Gravel is the darling of the cycling industry at the moment, with more new launches and new tech in that space than others. The problem, as is always the case with new genres, is that the term ‘gravel bike’ is such an all encompassing thing that it’s hard to know what one is referring to. Is it an all terrain, fat tyred beast that until a few years ago would be called a monstercross, or is it a gravel race bike, closer to an endurance road bike than anything else?
What if it’s sort of both, and a bit of everything in between? To many of us a gravel bike isn’t necessarily a bike with a specific purpose, but one that can turn its hand to many things. A lot of the bikes in our best gravel bikes list are capable of holding their own in a gravel race, dabbling in some cyclocross, and doing a bit of bikepacking too.
The Fairlight Secan 2.5 is one of those bikes. Versatility is the order of the day, but without any real compromises in any given area. I’ve been putting the miles in on one over the last few months, covering mixed terrain riding, chunky gravel, hot laps of the woods on well graded tracks, pretend cyclocross and light touring to boot. Can it really be all things to all people? No, but it’s pretty damn close.
Design and aesthetics
Steel bikes are having something of a resurgence in the last few years as riders move back towards what was for many years thought of as an outdated material. Rather than heavy, cumbersome beasts, modern performance steel bikes can mix it with aluminium and carbon, while offering different qualities, and a certain aesthetic that, if we’re all being totally honest with ourselves, is as important as any performance advantages.
The Fairlight Secan is a very good looking bike. Skinny tubed road bikes look cool, but there aren’t enough points of difference for many to stand out from the crowd without expensive custom paint. A skinny tubed gravel bike, though? Visually that’s something a little different. In the case of the Secan the eye is immediately drawn to that top tube; diminutive, ovalised along the horizontal axis, with subtle graphics near the seattube. It looks wonderfully fragile, and along with the thin, wavy stays gives a classic look to proceedings. Add in some thicker tubing for the downtube and headtube, and a thickly bladed carbon fork and you get a frameset that’s a joy to behold, especially when paired with some very large tyres and in the off-white ‘putty’ option you can see here.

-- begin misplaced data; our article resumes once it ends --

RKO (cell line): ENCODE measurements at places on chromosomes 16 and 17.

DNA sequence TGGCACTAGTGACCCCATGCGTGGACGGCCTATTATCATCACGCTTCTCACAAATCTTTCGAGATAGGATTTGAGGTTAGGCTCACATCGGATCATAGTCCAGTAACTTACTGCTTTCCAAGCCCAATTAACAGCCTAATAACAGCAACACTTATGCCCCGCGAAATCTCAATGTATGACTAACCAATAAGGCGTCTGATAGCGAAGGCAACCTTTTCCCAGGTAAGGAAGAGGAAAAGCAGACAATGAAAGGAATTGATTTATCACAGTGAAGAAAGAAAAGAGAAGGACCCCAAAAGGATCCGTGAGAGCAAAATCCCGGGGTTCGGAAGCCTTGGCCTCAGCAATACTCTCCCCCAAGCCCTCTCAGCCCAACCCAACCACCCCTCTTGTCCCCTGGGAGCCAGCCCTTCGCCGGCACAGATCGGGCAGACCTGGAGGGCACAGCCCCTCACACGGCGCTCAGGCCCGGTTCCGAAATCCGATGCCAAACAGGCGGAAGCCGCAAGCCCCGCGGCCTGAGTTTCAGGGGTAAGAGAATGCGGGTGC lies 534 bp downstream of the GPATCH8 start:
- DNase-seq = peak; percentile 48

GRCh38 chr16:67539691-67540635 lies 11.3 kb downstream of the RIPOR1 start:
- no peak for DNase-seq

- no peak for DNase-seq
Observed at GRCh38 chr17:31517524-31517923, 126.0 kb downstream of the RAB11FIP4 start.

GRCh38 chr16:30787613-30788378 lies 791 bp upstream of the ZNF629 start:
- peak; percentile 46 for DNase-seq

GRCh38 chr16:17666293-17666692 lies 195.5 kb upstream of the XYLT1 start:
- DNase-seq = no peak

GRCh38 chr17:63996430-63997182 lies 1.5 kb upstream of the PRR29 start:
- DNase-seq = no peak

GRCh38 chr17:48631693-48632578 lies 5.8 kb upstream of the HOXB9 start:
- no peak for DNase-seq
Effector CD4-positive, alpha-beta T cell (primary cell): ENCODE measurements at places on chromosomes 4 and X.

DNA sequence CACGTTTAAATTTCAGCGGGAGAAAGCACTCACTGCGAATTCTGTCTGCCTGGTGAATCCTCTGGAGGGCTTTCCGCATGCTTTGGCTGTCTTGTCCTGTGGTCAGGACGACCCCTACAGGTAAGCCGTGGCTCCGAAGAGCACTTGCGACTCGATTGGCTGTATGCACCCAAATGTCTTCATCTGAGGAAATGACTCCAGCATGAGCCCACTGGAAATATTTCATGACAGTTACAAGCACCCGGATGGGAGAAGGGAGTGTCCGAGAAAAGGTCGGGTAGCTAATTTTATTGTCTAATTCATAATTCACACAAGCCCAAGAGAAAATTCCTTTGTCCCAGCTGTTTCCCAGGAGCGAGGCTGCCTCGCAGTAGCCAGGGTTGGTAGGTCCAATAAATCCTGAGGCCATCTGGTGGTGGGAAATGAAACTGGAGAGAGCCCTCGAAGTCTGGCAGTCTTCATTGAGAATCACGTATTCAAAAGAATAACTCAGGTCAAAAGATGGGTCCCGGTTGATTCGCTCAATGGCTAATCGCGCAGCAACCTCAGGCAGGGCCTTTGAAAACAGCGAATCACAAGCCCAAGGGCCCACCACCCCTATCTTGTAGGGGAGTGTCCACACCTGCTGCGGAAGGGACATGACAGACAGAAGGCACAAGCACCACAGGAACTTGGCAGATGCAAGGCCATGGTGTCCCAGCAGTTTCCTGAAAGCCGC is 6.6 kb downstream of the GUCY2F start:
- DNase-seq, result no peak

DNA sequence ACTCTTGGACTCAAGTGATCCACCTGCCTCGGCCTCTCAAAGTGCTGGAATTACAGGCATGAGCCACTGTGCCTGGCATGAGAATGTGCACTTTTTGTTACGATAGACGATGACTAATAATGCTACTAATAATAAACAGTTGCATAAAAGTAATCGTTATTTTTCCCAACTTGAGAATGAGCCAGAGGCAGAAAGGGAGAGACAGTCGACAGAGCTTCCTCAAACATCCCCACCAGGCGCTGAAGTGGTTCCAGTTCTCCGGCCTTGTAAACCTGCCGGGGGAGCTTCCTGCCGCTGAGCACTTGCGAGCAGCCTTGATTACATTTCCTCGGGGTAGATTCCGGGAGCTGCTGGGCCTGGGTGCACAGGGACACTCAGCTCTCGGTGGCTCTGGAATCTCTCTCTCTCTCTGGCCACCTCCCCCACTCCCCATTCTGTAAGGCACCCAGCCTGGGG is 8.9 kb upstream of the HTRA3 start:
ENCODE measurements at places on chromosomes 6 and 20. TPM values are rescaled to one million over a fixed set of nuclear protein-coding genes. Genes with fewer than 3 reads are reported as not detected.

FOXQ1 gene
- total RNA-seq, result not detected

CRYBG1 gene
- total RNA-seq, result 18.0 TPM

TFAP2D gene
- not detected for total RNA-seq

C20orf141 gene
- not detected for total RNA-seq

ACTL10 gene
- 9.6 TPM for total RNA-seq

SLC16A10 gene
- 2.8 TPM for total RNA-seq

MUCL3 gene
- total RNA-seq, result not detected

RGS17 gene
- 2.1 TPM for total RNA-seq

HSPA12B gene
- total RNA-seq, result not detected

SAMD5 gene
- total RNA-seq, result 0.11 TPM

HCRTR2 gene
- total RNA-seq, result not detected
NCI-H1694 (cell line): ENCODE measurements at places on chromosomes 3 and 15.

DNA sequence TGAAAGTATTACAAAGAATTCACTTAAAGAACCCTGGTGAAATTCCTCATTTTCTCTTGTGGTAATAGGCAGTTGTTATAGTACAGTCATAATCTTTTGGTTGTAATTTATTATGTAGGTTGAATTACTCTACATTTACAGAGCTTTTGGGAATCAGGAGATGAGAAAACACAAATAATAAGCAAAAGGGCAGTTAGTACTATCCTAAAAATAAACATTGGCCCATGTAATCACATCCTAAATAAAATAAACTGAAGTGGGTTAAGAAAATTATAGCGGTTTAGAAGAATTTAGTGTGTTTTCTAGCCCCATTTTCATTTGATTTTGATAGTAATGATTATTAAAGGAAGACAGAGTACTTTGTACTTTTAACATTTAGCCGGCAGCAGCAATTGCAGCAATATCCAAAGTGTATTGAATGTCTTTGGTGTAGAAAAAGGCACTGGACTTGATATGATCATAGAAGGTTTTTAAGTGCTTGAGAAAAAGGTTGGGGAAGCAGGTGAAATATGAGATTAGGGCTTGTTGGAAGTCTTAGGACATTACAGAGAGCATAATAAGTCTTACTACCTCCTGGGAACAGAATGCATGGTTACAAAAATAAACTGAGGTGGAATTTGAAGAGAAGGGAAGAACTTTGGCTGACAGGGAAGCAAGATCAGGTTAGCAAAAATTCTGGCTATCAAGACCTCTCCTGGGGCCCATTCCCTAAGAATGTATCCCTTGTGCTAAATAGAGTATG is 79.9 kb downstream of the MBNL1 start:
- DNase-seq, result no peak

While the paint is lovely, with understated graphics and logos that pop in the bright orange, there are many many well considered details in the frameset. Primarily in this case it comes down to tubing.
Many steel bikes, including top of the range bespoke bikes, use off the shelf tubesets, meaning that to some extent the build is constrained. Fairlight is big enough to warrant a custom tubeset from Reynolds, whilst being small enough to offer something closer to a bespoke build service. I’ll not go into the tubing details in such great depth so as to scare you off, but the frame is constructed from heat treated Reynolds 853 steel. The heat treating essentially makes the steel stronger for a given wall thickness, but the same can be said of any 853 frameset. The important thing to know is that 853 is the poshest non-stainless steel tubing that Reynolds produces.
In the case of the Secan the downtube is ovalised at the bottom bracket in a horizontal direction to add additional lateral stiffness where it joins the BSA shell (an unsurprising but very sensible choice of B.B.), and similarly ovalised at the headtube but in a perpendicular direction to resist braking forces and bumping at the headtube. Given the headtube is an area of more stress that most other places on a bike frame the headtube end of the downtube has an extra butt at the end, adding a little extra thickness internally at the weld area.
The top tube is ovalised over its entire length in the horizontal plane to resist lateral forces and conversely add in some compliance along the long axis of the frame. The stays too, custom formed, are pleasantly wavy which, as well as being lovely to look at, allows clearance for a 50mm tyre on a 700c wheel, or a truly monstrous 2.4” tyre on a 650b rim.